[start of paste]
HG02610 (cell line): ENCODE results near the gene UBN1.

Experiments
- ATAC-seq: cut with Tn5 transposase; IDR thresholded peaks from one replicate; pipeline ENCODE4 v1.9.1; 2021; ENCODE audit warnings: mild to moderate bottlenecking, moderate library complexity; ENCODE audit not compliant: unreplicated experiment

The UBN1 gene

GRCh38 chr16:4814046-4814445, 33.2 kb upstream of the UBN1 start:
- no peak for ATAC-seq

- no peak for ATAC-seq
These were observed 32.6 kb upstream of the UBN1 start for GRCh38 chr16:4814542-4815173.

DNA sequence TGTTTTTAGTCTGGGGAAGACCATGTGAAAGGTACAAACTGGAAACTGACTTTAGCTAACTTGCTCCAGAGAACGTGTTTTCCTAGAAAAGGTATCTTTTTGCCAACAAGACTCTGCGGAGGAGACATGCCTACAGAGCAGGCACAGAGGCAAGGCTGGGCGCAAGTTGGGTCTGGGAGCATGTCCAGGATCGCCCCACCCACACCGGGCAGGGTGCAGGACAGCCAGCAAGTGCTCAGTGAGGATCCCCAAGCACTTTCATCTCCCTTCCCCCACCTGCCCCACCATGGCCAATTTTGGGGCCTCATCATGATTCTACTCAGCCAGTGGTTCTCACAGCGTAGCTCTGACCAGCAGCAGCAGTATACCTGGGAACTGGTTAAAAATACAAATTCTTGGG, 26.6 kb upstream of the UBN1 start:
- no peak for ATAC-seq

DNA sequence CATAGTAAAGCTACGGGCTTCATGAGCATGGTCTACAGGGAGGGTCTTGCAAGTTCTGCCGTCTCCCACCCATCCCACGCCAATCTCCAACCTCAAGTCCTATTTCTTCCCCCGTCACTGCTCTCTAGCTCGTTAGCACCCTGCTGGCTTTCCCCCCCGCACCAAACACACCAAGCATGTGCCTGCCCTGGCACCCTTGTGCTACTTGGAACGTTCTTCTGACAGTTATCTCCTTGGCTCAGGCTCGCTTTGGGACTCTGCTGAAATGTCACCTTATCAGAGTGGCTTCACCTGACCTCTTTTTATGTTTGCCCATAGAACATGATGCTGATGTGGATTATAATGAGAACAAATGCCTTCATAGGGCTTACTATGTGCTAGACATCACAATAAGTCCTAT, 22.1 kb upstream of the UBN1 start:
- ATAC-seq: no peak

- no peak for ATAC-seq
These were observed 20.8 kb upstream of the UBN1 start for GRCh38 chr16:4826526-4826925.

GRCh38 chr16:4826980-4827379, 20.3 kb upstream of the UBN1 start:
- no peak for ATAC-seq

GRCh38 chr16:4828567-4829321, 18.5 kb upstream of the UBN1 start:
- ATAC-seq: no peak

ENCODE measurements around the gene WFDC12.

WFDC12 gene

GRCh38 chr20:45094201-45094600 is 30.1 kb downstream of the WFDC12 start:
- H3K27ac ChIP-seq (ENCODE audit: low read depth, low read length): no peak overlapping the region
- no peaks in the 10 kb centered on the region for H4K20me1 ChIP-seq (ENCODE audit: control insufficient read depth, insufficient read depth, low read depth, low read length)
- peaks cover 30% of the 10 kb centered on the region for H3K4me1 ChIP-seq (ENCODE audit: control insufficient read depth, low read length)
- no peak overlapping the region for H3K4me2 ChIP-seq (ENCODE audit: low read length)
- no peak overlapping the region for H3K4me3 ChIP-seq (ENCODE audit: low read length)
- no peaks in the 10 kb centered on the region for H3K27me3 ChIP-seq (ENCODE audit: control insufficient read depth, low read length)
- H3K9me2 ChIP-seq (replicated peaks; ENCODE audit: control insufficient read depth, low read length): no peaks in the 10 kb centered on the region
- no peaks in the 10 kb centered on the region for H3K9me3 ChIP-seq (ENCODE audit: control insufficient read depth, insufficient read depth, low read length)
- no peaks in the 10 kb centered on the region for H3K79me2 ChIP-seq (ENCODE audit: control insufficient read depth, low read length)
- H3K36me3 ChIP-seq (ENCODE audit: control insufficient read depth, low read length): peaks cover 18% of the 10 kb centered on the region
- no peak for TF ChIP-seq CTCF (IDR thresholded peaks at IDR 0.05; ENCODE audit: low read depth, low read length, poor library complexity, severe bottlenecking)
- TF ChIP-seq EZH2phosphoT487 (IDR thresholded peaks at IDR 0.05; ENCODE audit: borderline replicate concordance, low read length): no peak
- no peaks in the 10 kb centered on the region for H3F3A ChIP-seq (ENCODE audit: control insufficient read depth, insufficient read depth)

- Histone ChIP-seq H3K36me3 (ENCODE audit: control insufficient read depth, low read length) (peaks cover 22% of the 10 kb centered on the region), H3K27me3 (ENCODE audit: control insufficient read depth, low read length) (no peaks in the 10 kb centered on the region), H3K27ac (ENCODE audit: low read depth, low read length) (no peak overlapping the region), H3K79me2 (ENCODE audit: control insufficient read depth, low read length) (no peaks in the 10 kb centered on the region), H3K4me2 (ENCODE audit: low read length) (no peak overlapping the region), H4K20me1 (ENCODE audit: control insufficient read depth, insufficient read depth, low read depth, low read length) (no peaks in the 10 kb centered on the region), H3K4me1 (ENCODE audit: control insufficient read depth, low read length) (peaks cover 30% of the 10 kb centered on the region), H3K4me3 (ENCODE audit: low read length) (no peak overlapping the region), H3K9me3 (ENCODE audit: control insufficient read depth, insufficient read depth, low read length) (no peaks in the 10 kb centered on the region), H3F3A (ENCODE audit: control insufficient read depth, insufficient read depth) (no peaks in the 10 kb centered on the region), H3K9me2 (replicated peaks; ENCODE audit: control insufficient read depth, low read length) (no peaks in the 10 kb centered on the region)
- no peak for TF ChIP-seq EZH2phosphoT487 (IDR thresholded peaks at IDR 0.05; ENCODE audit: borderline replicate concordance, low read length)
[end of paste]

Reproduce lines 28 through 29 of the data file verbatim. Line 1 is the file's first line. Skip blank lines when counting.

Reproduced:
- H3K9me2 ChIP-seq (replicated peaks; ENCODE audit: control insufficient read depth, low read length): no peaks in the 10 kb centered on the region
- no peaks in the 10 kb centered on the region for H3K9me3 ChIP-seq (ENCODE audit: control insufficient read depth, insufficient read depth, low read length)